Fairer farm rates fix old feud

Rates rift on road to recovery with new system


Rising rural rates tore a rift through Ararat. Municipal Association of Victoria president and farmer David Clark says it has plenty of lessons for the rest of the state.

HEALING: Ararat farmer Charlie de Fegely says rates no longer split the Ararat community.

HEALING: Ararat farmer Charlie de Fegely says rates no longer split the Ararat community.

Tensions were so high at Ararat Shire Council in 2018 that farmers were boycotting shops to avoid confrontations with townies over the thorny issue of municipal rates. Today, it's being held up as a model for councils across the state.

"It was very awkward in town," Ararat farmer Charlie de Fegely said.

"There was a fight with rural versus urban people that shouldn't have existed.

"It happened because of the way government treated us rather than facing the real problem, which is the inequity between rural and metropolitan.

"It was a terrible time that split the community."

Those rifts had since been healed, Mr de Fegely said.

"The council we've got there right now is very cohesive and supportive, and we've got rural people working with council to grow businesses in town, as well as in the bush," he said.

Key to the turnaround was a change of personnel, a more consultative approach and the realisation that the shire's different ratepayer groups could achieve more working together.

"I think the new CEO has a lot to be congratulated on what he's achieved," Mr de Fegely said.

That new chief executive was Dr Tim Harrison, who said he took on the role knowing how deeply fractured the Ararat community had become.

"There'd been quite a lot of conflict and quite a lot of heat and pretty negative energy in the community around rating because there was a sense that we couldn't strike a fair model," he said.

After extensive consultation, Ararat ended up settling on a model referred to as The Pie.

Effectively, the different ratepaying categories, residential, rural, commercial and industrial, each contribute a set percentage of the municipality's income.

As property valuations change, the differential amount in the dollar paid is adjusted to ensure that percentage remains consistent.

VFF senior analyst Charles Everist has been presenting the Ararat Shire case study to dozens of municipalities, urging them to take a closer look at how rating systems can be overhauled.

Municipal Association of Victoria president and Pyrenees Shire Council councillor David Clark is himself a farmer at Glenbrae near Ballarat.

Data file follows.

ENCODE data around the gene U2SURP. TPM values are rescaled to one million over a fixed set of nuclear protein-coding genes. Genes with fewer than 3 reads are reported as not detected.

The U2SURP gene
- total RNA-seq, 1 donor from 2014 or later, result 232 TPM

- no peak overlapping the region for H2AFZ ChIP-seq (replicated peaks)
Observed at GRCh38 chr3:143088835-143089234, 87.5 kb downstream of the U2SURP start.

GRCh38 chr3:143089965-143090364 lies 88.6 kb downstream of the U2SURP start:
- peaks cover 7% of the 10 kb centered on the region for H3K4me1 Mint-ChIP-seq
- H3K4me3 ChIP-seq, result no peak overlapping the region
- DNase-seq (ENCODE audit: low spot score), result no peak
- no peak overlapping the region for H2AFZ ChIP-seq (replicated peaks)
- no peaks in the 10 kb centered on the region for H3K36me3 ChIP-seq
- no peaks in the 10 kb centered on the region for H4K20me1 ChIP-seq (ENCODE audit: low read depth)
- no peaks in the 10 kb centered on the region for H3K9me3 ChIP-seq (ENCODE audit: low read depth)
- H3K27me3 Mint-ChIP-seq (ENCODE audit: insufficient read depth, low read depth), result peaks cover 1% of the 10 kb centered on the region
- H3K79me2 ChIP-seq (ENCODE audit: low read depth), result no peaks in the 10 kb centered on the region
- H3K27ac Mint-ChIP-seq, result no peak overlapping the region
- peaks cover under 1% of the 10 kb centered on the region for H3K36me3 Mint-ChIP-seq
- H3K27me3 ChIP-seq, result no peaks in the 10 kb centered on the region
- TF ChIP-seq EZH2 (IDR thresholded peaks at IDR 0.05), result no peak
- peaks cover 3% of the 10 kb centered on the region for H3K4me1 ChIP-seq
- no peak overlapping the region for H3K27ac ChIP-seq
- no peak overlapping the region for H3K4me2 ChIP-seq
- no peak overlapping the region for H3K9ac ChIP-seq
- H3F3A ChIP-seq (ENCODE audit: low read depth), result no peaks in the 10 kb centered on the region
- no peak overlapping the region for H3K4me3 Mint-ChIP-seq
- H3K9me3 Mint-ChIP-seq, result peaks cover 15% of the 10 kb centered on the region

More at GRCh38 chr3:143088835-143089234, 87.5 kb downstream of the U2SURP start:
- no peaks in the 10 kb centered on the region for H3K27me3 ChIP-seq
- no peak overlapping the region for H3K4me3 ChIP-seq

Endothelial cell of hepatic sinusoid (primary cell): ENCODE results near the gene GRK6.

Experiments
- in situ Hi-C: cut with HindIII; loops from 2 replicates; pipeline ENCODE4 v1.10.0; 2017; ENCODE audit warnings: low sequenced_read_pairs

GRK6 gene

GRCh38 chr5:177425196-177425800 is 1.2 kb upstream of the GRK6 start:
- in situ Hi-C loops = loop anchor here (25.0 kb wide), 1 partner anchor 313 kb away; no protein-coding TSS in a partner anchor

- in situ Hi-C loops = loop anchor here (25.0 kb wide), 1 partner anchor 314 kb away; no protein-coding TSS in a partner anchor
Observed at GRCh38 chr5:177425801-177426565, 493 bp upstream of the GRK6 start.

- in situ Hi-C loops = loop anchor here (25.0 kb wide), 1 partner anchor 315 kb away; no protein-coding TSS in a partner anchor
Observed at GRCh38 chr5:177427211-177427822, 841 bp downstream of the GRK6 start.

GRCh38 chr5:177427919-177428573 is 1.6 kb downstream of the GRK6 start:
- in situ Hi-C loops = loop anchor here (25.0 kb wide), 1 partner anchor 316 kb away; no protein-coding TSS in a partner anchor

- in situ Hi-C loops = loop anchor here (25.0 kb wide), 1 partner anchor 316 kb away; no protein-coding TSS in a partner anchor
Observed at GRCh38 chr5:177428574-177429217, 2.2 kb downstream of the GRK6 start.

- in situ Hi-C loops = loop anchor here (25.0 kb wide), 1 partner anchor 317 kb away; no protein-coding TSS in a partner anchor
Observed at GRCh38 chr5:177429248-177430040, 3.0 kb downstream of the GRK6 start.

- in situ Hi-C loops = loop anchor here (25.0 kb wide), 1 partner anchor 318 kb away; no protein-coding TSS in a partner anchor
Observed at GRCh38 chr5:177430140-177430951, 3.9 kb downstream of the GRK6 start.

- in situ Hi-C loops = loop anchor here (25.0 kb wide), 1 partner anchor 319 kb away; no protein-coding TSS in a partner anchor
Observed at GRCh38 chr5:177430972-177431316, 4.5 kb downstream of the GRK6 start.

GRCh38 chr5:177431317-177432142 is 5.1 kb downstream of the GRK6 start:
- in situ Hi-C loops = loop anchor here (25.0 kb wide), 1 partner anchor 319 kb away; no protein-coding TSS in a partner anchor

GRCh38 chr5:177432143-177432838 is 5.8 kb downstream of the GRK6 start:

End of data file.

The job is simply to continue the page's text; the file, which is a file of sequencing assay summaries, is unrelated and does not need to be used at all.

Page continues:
He said it was vital councils were proactive and considered different rating models.

"The councils that get caught are the councils that stick strongly to, 'This is what we've set the rate at and we don't change it'," Cr Clark said.

"It's important councils think about the community's capacity to pay equally with thinking about where valuations move in setting their budgets and sitting their rates."

The introduction of annual valuations had only exacerbated the situation, Mr Clark said, because shifts in value could be sudden and unpredictable.

Mr Everist said although farmers and municipalities alike were disappointed the state government had done little in response to last year's Victorian Local Government Rating System Review, it was time for councils to step up.

"The blame game from councils needs to end, they have responsibility for their rating decisions, and there are tools that they can use to create a fair system," Mr Everist said.

Even so, the VFF, MAV and the National Farmers Federation would not give up lobbying for reform.

Rural shires were heavily disadvantaged, NFF chief economist Ash Salardini said, because they lacked economies of scale when it came to funding infrastructure like roads.

The NFF is developing a proposal for all levels of government to be involved in master plans for regional development precincts, which would allocate funding for the infrastructure that was not reliant on rates or ad-hoc grants.

Mr Salardini rejected any suggestion the proposal meant the city would end up subsidising regional areas.

"People in the city are going to pay less for their food and fibre, if the supply chain infrastructure is efficient and works well," he said.

"Similarly, when we have a big investment in airports or a port in a capital city, we don't say regional people are subsidising the city, it's infrastructure for all because we all export goods, we all import goods.

"You can't play the rural, urban divide sort of card."

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The story Fairer farm rates fix old feud first appeared on Farm Online.


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